Cite This Page:

Smithsonian Tropical Research Institute. "Andes Mountains Are Older Than Previously Believed." ScienceDaily. ScienceDaily, 17 May 2009. <www.sciencedaily.com/releases/2009/05/090515191558.htm>.
Smithsonian Tropical Research Institute. (2009, May 17). Andes Mountains Are Older Than Previously Believed. ScienceDaily. Retrieved April 21, 2015 from www.sciencedaily.com/releases/2009/05/090515191558.htm
Smithsonian Tropical Research Institute. "Andes Mountains Are Older Than Previously Believed." ScienceDaily. www.sciencedaily.com/releases/2009/05/090515191558.htm (accessed April 21, 2015).

Share This


More From ScienceDaily



More Earth & Climate News

Tuesday, April 21, 2015

Featured Research

from universities, journals, and other organizations


Featured Videos

from AP, Reuters, AFP, and other news services

Raw: Maine Storm Surge Sparks Power Explosions

Raw: Maine Storm Surge Sparks Power Explosions

AP (Apr. 21, 2015) — Police dash cam video shows a series of explosions along the beach in Maine as heavy storm surge soaked electrical transformers. (April 21) Video provided by AP
Powered by NewsLook.com
Searching For The Loch Ness Monster? Try Google Street View

Searching For The Loch Ness Monster? Try Google Street View

Newsy (Apr. 21, 2015) — For the anniversary of the notorious "Surgeon&apos;s Photo" of the Loch Ness monster, Google used Street View to let those online join the search. Video provided by Newsy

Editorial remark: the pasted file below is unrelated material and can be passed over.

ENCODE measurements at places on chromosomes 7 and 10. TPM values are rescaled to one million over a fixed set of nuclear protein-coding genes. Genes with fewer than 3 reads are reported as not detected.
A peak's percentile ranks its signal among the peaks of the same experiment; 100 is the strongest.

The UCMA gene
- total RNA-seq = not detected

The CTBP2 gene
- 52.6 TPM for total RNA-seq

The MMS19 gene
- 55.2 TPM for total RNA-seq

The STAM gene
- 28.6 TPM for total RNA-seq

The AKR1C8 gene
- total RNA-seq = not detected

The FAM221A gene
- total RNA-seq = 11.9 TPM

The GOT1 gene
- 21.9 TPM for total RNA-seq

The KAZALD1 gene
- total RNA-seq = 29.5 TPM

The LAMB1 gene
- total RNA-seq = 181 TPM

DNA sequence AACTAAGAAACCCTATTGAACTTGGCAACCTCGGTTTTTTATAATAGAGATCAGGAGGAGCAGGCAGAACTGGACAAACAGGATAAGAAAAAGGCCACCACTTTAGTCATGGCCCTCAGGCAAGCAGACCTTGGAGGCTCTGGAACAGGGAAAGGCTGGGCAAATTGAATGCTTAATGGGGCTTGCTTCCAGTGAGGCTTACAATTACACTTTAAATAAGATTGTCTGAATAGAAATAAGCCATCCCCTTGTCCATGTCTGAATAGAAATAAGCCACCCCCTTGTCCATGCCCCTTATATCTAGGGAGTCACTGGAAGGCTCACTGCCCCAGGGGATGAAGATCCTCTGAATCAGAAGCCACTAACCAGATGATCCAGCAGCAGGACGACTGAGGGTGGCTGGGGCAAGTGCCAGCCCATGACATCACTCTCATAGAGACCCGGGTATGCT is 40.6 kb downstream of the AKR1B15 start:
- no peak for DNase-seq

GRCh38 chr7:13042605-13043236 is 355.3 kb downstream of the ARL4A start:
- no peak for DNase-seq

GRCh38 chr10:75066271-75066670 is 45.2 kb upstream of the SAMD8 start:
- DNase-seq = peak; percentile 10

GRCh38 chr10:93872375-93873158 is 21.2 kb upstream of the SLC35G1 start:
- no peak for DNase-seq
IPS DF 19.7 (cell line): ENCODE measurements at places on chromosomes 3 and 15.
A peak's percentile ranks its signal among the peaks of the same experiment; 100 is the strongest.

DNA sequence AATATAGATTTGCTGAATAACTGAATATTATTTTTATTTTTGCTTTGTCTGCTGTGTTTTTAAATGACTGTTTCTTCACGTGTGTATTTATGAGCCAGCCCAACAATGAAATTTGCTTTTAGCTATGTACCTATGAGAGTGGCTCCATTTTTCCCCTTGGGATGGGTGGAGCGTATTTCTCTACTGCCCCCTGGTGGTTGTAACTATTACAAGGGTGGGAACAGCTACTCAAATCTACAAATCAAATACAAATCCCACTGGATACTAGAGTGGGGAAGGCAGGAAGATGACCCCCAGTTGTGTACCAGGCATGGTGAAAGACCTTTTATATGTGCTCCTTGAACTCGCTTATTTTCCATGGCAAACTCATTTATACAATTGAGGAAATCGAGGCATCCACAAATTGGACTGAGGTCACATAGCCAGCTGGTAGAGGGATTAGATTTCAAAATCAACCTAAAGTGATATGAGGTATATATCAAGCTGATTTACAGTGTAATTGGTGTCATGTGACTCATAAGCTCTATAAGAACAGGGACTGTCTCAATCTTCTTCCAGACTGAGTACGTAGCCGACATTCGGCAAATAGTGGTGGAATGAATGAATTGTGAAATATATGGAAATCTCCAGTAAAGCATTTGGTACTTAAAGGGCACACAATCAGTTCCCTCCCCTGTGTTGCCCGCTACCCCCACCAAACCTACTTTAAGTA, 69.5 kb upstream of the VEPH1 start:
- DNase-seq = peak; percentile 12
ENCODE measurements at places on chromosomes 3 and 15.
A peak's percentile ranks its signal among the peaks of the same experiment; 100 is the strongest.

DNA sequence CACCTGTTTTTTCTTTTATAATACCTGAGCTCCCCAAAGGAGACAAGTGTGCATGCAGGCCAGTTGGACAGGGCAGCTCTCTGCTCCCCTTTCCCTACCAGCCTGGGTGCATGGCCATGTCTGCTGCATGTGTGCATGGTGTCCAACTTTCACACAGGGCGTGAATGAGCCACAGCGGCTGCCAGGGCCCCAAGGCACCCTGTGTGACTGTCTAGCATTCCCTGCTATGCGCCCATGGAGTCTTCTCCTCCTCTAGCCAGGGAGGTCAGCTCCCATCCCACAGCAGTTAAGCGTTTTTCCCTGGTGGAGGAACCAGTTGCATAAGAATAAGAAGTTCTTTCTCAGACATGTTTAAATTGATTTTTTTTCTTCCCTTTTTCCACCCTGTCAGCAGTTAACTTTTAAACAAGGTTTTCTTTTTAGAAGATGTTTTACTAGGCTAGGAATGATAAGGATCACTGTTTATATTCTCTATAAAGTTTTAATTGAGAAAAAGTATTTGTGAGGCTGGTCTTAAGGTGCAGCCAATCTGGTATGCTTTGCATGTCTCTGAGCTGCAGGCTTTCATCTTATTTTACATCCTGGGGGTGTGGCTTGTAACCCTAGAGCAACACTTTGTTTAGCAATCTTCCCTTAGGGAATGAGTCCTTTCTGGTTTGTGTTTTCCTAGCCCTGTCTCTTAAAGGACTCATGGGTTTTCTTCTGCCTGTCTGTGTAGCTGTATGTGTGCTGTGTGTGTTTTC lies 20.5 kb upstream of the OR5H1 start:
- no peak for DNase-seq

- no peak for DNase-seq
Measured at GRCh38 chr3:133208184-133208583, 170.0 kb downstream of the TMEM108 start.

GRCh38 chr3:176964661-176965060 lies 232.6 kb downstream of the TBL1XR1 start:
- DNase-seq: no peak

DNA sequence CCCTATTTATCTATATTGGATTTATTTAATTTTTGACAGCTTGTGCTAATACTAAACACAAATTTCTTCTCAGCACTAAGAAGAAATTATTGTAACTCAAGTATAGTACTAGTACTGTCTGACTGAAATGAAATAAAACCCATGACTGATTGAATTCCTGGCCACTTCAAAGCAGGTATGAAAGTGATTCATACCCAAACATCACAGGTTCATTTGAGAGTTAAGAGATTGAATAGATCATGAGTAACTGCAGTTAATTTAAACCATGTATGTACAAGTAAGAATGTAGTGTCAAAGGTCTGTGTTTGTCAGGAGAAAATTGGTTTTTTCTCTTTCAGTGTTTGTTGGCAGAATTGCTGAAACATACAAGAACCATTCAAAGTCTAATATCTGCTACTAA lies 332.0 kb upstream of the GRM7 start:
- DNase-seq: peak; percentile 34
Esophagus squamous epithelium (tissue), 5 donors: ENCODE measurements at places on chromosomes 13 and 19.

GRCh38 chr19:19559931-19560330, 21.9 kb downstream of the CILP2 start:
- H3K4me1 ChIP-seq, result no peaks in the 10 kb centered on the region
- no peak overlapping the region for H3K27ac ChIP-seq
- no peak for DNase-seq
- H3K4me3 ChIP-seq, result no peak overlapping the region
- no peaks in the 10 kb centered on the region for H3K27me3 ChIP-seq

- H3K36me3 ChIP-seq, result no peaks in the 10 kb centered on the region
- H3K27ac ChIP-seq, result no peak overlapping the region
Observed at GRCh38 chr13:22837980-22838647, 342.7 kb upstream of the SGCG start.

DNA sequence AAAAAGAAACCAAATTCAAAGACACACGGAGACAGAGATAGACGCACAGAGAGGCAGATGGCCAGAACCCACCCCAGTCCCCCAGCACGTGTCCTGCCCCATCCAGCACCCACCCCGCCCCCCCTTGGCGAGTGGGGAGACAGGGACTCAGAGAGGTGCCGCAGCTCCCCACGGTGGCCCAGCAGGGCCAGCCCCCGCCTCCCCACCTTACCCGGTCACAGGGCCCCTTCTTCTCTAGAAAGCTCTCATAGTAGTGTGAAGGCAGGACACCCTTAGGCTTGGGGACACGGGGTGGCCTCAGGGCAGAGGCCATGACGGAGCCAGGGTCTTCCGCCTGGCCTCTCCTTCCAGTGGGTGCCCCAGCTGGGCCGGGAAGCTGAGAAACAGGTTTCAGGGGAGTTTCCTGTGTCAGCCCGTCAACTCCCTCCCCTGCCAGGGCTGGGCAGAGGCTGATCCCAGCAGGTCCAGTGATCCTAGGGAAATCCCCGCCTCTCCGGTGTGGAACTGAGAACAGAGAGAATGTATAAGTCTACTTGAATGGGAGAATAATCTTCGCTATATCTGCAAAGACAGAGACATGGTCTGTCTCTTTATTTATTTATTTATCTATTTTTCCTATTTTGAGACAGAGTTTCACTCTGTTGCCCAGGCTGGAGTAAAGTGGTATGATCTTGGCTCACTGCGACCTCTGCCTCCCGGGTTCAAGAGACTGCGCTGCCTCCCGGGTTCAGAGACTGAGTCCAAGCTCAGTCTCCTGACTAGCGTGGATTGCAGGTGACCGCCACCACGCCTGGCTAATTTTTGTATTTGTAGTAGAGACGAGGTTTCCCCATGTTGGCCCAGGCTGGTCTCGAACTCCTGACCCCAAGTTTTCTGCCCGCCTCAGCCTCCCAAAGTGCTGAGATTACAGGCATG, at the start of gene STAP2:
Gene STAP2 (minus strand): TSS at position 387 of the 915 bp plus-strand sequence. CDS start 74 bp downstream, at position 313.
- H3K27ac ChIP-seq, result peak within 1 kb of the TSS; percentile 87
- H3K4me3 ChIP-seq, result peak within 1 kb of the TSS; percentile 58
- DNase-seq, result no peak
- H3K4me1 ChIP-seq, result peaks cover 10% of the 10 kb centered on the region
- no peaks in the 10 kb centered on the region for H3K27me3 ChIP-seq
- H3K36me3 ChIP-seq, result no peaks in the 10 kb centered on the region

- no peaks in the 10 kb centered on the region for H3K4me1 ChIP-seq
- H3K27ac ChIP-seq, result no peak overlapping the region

Powered by NewsLook.com
Going Ape: Sierra Leone Chimpanzees Hail Ebola Retreat

Going Ape: Sierra Leone Chimpanzees Hail Ebola Retreat

AFP (Apr. 21, 2015) — As money runs out at Tacugama Chimpanzee Sanctuary in Sierra Leone, around 85 chimps are facing homelessness. The centre closed when the Ebola epidemic was ravaging the country but now that closure is beginning to look permanent. Video provided by AFP
Powered by NewsLook.com
Solar Plane Completes 6th Leg of Quest to Circumnavigate Globe

Solar Plane Completes 6th Leg of Quest to Circumnavigate Globe

AFP (Apr. 21, 2015) — Solar Impulse 2 lands in the Chinese city of Nanjing, finishing the sixth stage of its landmark 12-leg quest to circumnavigate the globe powered only by the sun. Duration: 00:42 Video provided by AFP
Powered by NewsLook.com

Search ScienceDaily

Number of stories in archives: 140,361

Find with keyword(s):
 
Enter a keyword or phrase to search ScienceDaily for related topics and research stories.

Save/Print:
Share:  

Breaking News:

Strange & Offbeat Stories

 

Plants & Animals

Earth & Climate

Fossils & Ruins

In Other News

... from NewsDaily.com

Science News

Health News

Environment News

Technology News



Save/Print:
Share:  

Free Subscriptions


Get the latest science news with ScienceDaily's free email newsletters, updated daily and weekly. Or view hourly updated newsfeeds in your RSS reader:

Get Social & Mobile


Keep up to date with the latest news from ScienceDaily via social networks and mobile apps:

Have Feedback?


Tell us what you think of ScienceDaily -- we welcome both positive and negative comments. Have any problems using the site? Questions?
Mobile iPhone Android Web
Follow Facebook Twitter Google+
Subscribe RSS Feeds Email Newsletters
Latest Headlines Health & Medicine Mind & Brain Space & Time Matter & Energy Computers & Math Plants & Animals Earth & Climate Fossils & Ruins